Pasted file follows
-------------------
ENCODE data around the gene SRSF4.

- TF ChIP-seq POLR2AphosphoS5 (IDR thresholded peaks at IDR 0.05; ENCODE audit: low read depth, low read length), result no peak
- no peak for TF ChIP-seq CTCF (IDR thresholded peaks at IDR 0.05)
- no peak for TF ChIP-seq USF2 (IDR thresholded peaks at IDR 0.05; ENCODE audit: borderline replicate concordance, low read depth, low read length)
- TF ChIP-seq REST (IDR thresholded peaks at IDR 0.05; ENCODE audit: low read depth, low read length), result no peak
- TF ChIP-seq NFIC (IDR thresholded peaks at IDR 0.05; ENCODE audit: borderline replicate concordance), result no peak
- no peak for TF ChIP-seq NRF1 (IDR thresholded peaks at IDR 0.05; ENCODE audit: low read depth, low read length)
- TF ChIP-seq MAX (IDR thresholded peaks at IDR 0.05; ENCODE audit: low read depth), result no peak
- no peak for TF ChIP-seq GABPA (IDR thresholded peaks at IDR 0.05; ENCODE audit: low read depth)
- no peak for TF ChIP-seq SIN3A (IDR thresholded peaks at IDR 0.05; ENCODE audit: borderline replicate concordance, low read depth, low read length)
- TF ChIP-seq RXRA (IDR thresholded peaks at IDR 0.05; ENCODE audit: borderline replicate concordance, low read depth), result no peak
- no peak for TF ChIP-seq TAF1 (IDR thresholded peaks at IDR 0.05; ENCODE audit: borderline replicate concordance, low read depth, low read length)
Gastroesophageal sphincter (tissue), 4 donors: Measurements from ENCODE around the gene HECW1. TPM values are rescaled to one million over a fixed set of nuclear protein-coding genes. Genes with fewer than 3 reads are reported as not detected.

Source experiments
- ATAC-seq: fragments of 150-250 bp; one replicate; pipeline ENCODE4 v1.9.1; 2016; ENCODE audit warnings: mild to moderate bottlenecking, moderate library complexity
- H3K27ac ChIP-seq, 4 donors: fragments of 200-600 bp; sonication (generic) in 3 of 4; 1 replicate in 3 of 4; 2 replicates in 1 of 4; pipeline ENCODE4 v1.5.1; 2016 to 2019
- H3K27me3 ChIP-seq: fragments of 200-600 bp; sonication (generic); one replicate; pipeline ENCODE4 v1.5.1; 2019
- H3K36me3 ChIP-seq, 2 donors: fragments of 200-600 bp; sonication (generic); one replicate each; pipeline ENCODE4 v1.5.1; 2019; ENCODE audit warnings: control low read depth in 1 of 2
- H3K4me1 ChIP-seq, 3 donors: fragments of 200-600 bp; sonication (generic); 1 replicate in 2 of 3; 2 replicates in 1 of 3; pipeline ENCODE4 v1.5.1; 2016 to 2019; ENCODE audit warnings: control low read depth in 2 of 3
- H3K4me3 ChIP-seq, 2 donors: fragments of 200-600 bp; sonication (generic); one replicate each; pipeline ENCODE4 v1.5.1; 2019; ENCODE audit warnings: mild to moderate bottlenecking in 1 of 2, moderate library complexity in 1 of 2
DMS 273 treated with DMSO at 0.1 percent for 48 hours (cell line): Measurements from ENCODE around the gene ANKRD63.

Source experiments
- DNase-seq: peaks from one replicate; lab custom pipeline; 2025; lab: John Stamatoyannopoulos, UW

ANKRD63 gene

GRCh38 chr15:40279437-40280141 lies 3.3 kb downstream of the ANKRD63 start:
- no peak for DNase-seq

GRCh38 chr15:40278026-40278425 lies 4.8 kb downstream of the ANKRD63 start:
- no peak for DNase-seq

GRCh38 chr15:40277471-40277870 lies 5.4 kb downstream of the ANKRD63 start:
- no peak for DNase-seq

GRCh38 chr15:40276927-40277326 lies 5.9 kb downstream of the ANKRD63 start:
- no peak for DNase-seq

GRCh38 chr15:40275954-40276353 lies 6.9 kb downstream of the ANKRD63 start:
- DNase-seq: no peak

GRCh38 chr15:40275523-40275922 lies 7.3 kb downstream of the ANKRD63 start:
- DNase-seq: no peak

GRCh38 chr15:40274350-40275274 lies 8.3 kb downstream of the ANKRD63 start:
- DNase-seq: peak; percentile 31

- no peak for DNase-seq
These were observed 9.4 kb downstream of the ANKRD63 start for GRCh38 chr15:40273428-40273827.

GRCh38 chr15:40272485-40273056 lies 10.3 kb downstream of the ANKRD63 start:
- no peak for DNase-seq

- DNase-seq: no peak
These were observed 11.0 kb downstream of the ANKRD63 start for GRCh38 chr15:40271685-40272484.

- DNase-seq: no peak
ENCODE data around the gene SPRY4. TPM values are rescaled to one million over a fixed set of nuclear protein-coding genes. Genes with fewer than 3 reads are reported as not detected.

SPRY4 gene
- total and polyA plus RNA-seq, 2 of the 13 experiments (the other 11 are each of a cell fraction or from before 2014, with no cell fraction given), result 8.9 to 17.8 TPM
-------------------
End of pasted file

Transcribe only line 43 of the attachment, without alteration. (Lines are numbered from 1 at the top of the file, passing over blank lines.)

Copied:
- DNase-seq: no peak